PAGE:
The 10 year anniversary of Nashville’s Great Flood will occur on May 1st and 2nd of 2020–less than four months marks the remembrance of one of the biggest natural disasters in Nashville, Tennessee. The Great Flood of 2010 in Nashville resulted in approximately $2 billion dollars in damage. Previous literature have noted that natural disasters create long term effects on local areas and residents. Lee found that natural disasters create more socioeconomic disparities among residents. Masozera, Bailey and Kerchner researched income disparities in relation to the impact left by Hurricane Katrina in New Orleans, Louisiana. In this article, the authors noted that income did not play a role in who was impacted by the hurricane, however levels of recovery and coping were greatly affected by socioeconomics. Additionally, Cutter, Ash and Emrich advocated for taking a different approach to disaster resilience, since their research found that urban and rural counties each have differing factors that contribute to how they recover from disasters. Furthermore, Darden and others (2018,2010,2000) found, respectively, that the portion of Hispanic residents was modest but still less in affluent neighborhoods as compared to Non-Hispanic White residents; that neighborhood socioeconomic characteristics influence the racial distributions of neighborhoods; and that suburban communities comprise residents of higher socioeconomic statuses than in the central city of metropolitan areas. Most literature have researched the socioeconomic effects of Hurricane Katrina on residents and neighborhood change of the surrounding area, but no information exists about these effects of the Great Flood on Nashville residents.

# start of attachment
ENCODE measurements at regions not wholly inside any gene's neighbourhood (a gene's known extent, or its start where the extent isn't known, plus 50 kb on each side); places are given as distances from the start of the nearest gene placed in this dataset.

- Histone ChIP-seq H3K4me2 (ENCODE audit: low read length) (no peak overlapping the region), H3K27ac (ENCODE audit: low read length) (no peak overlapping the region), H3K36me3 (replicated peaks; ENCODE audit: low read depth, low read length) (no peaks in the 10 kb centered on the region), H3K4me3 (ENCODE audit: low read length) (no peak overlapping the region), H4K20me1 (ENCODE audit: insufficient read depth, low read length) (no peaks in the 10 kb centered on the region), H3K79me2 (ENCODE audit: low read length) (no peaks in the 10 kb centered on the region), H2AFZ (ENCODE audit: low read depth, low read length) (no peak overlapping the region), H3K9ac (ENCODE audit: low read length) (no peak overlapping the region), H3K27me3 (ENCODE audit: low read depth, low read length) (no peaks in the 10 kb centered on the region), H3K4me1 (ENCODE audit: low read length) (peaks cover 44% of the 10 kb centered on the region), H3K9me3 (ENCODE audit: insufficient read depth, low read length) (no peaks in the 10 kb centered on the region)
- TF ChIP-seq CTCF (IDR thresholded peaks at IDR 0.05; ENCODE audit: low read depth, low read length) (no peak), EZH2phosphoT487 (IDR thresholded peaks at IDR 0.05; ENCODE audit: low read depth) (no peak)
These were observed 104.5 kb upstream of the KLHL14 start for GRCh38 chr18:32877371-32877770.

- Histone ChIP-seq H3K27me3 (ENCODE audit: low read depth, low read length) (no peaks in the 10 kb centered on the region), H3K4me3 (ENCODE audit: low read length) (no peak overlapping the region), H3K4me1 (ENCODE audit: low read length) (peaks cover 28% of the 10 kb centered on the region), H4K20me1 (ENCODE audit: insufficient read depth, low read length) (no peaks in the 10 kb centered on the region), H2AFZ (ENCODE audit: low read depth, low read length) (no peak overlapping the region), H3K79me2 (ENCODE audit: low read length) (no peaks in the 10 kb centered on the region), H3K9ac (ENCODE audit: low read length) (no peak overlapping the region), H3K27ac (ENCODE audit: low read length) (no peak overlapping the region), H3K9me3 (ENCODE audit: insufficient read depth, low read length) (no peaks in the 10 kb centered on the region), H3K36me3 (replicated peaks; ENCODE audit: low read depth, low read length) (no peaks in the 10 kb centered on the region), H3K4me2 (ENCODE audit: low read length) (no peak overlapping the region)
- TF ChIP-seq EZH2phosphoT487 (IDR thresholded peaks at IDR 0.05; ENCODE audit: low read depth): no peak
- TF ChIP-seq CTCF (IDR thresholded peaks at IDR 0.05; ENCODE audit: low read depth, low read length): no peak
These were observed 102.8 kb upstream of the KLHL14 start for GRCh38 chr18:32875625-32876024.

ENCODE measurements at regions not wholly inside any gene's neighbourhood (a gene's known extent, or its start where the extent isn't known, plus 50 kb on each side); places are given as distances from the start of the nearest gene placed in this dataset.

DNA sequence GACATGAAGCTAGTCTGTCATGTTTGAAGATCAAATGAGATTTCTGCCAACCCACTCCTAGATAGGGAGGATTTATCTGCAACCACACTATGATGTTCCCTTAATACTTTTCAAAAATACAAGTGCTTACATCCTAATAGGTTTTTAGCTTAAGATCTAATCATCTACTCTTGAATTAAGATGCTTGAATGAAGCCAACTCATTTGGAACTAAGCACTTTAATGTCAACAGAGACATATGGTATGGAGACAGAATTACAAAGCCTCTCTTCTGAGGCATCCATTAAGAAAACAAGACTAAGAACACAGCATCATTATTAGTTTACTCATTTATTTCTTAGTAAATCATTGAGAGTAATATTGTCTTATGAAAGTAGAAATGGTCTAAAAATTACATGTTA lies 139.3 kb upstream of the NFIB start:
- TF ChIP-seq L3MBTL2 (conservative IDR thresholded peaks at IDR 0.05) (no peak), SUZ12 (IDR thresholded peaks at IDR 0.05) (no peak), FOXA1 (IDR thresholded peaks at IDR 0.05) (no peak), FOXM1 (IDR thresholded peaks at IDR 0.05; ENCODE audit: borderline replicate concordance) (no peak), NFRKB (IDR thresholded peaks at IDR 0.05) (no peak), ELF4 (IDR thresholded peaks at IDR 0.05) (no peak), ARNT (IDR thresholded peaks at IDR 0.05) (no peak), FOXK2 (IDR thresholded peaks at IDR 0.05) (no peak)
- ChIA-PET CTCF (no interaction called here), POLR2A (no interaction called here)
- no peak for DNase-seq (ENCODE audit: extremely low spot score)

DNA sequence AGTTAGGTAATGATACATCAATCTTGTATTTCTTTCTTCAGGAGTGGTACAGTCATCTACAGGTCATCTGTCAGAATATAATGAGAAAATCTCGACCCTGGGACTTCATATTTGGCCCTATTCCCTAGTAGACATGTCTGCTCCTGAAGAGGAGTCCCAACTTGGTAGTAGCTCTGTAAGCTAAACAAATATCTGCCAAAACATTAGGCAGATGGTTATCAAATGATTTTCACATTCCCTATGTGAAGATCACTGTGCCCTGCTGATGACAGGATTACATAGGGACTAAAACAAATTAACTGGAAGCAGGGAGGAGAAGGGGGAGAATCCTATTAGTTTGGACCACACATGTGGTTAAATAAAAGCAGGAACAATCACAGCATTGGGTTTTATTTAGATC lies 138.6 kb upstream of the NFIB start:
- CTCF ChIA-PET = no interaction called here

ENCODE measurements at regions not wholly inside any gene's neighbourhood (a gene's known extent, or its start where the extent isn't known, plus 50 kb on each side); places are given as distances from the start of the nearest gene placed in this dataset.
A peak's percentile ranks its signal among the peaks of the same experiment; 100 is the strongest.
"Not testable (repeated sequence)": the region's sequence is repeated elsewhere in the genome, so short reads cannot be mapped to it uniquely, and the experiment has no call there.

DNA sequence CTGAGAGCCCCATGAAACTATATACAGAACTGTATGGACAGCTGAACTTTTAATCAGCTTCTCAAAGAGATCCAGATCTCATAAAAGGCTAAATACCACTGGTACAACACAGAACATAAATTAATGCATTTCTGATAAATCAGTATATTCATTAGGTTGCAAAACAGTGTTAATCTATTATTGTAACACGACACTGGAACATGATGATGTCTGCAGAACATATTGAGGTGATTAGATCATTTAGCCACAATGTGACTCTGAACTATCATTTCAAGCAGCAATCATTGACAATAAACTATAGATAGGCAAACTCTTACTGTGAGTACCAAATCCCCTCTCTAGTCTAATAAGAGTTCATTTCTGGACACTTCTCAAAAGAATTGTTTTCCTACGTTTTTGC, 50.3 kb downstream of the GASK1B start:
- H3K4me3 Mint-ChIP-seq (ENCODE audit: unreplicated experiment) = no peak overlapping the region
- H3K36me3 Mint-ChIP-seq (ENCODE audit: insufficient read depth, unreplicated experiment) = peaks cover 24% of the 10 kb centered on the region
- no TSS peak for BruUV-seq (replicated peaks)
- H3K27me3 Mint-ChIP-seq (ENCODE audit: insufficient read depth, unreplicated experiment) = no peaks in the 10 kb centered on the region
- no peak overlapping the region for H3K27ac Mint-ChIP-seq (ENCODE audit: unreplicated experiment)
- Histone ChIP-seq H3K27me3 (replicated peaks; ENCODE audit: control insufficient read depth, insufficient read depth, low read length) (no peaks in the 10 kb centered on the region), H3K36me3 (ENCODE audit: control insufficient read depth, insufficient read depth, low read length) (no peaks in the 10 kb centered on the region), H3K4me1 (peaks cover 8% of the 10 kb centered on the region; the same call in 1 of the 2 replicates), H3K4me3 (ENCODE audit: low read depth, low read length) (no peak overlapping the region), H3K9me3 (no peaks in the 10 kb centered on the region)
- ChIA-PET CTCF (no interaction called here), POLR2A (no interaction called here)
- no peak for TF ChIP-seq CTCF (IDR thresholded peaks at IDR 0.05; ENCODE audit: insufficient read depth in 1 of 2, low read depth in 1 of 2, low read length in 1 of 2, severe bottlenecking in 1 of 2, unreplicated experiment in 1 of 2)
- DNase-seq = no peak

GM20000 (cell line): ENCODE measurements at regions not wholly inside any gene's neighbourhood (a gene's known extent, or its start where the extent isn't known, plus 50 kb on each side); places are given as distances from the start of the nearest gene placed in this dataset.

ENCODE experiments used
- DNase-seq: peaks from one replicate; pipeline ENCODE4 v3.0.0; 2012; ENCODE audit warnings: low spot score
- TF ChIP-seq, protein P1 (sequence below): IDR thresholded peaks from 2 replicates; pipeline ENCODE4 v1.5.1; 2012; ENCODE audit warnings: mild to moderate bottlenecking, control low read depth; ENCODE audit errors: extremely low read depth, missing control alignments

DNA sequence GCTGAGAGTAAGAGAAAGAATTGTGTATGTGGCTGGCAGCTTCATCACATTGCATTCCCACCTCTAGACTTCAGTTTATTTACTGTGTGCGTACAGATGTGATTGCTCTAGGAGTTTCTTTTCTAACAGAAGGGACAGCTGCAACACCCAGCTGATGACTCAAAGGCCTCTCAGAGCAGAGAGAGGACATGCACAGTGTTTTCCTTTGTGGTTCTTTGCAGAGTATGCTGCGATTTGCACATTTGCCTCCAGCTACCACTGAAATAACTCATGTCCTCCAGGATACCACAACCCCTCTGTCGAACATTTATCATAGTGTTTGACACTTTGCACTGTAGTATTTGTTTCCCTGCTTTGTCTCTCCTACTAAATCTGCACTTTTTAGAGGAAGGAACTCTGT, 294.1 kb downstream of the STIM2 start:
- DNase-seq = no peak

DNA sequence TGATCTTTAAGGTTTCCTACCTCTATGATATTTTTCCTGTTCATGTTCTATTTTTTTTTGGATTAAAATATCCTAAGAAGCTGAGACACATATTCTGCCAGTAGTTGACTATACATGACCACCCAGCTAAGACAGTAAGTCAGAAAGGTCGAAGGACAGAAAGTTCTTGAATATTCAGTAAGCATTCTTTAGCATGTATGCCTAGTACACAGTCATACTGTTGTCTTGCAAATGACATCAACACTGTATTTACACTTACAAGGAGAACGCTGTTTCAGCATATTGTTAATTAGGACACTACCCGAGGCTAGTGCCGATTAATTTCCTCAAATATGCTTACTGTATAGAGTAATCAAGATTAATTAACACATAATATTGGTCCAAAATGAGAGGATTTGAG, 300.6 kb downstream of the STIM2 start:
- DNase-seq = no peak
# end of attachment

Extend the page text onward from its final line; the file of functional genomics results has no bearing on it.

I remember waking up on a Saturday morning and walking in the living room to see the news playing on the television. At the time, my interest was low about what was being said, but my parents were very engaged. The rain had been a little more intense than usual but my area did not seem to be hit too bad. My area had to take a few days to recover as the water dissipated but by the next week things seemed to be back to normal. My parents still remained updated with the stories from family and the news that followed the flood damage, to check on family but also to learning about the conditions of the interstate through Nashville. Shortly after the flood and after the water had went down considerably, I was riding on I-24. I looked out the passenger window, and a mobile home was floating on the grass area under the interstate. I saw it, but I didn’t fully comprehend what it meant. That was somebody’s home, their shelter. Where did they end up going? Did they have kids? Did they survive? I didn’t understand what the flood meant at the time, but after learning more about spatial mobility and what makes a neighborhood disadvantaged, I see that the mobile home I saw that afternoon floating along the interstate should mean more–to me but also to the city.
Source: Woody Hatchett
This project isn’t about how or why the flood happened in Nashville. This project is about the socioeconomic groups and racial populations that have been most affected by this natural disaster. It is about assessing whether or not White Flight has occurred in the most damaged and vulnerable areas.